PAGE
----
However, to date, from what is my experience in the field, the main issue related to this type of tax residence assessment is the following:

  • Failure to automatically reconcile data in tax returns and RW return with data from CRS;
  • Sending compliance letters also to entities that are in line with TUIR requirements in terms of tax residence;
  • The vital documentation activity required of the audited taxpayer also goes beyond the income or financial activity being audited.

The tax authorities should improve all these aspects to achieve more targeted assessments.

Controls on foreign financial intermediaries

Finally, it should be noted that the tax authorities, also based on information obtained from the automatic exchange of information, have also started investigations against foreign intermediaries. These are entities that have carried out activities with Italian customers.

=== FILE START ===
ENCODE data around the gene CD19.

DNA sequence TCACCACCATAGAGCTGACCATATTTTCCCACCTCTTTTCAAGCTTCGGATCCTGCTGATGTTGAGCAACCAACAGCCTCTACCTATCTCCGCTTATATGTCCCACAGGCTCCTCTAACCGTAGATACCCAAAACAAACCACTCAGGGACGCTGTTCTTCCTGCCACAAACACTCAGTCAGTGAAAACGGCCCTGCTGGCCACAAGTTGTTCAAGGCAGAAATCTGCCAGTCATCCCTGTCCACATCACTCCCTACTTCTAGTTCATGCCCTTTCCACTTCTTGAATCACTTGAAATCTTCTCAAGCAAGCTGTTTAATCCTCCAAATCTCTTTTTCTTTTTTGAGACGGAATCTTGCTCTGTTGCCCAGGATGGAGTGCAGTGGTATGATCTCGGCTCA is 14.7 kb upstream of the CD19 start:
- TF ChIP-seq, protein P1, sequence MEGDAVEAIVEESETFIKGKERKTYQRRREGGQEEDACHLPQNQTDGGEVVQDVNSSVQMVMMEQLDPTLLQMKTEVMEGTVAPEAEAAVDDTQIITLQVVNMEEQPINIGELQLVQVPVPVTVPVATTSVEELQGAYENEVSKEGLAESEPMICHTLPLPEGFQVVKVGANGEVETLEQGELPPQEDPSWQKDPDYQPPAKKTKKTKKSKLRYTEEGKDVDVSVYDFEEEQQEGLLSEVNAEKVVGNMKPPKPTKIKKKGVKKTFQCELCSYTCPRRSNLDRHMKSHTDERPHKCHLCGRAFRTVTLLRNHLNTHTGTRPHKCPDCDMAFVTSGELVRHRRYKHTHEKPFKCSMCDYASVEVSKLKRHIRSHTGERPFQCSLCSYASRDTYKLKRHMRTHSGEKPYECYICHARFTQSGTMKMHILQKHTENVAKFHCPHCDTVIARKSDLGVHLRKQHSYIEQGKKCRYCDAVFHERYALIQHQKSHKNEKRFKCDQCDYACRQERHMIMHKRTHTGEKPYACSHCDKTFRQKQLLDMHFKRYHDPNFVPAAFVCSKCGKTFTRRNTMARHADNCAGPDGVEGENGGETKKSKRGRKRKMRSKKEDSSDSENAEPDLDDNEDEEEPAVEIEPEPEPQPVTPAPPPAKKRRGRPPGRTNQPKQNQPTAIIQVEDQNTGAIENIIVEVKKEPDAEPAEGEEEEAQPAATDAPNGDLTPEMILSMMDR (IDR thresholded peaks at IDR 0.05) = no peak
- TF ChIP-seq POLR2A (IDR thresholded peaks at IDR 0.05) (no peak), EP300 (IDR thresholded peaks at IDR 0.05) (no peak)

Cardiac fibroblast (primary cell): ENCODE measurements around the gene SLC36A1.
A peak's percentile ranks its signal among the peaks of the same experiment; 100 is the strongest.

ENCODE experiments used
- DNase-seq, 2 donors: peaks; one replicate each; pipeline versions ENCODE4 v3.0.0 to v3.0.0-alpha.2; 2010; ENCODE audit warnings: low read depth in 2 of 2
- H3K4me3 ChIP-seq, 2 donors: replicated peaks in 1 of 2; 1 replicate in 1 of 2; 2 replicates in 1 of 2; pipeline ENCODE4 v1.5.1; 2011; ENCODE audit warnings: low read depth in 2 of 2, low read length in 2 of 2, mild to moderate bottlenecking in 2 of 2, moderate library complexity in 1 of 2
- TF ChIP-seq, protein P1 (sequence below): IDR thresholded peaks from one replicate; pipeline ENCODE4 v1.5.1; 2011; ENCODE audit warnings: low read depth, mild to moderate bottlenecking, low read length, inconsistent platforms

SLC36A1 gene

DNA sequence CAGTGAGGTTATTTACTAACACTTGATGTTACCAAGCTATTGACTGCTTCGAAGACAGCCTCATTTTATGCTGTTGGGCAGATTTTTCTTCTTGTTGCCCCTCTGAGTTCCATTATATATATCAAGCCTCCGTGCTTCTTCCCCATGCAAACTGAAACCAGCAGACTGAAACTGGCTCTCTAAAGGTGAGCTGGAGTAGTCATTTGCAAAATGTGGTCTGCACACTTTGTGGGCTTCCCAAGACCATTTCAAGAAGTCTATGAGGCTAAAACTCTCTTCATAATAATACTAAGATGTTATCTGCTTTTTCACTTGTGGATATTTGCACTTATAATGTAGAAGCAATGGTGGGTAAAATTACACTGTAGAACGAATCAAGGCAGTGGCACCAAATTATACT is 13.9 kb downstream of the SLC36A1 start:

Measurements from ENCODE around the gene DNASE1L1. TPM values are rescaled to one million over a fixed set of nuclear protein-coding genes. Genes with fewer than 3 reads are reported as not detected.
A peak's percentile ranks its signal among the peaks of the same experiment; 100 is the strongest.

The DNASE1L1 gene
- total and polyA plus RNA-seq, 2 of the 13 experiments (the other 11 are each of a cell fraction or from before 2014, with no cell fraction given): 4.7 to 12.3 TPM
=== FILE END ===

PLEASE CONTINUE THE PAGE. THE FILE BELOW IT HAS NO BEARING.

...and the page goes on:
In particular, the Guardia di Finanza sent questionnaires to over 250 intermediaries (based in Switzerland, Monaco, and Liechtenstein).
Principality of Liechtenstein) Questionnaires. These are documents aimed at identifying the activities carried out by foreign banks concerning customers resident in Italy for tax purposes.

These requests originated, in particular, from the loan contracts activated by Italian taxpayers with the aforementioned foreign intermediaries.
foreign intermediaries. A circumstance which, de facto, would have constituted the prerequisite
For the payment of tax on the interest paid on the capital disbursed.

Therefore, considering the extent of the information requested (aimed at a complete mapping of the activities carried out by the individual intermediary), these communications have created quite a few concerns for the operators. The latter is still evaluating how to obtain positive feedback on the requests made by the authority.

These findings, if not received, could result in significant administrative and criminal penalties.



I am saying that if you want to move abroad, you can’t think about underestimating domestic and conventional transfer tax law.

Only in this way you can avoid running into tedious tax assessment activities, and we advise the assistance of a chartered accountant expert in international taxation.

If, on the other hand, you have already received or believe you will receive a compliance letter, or invitations or questionnaires, you should consult an expert.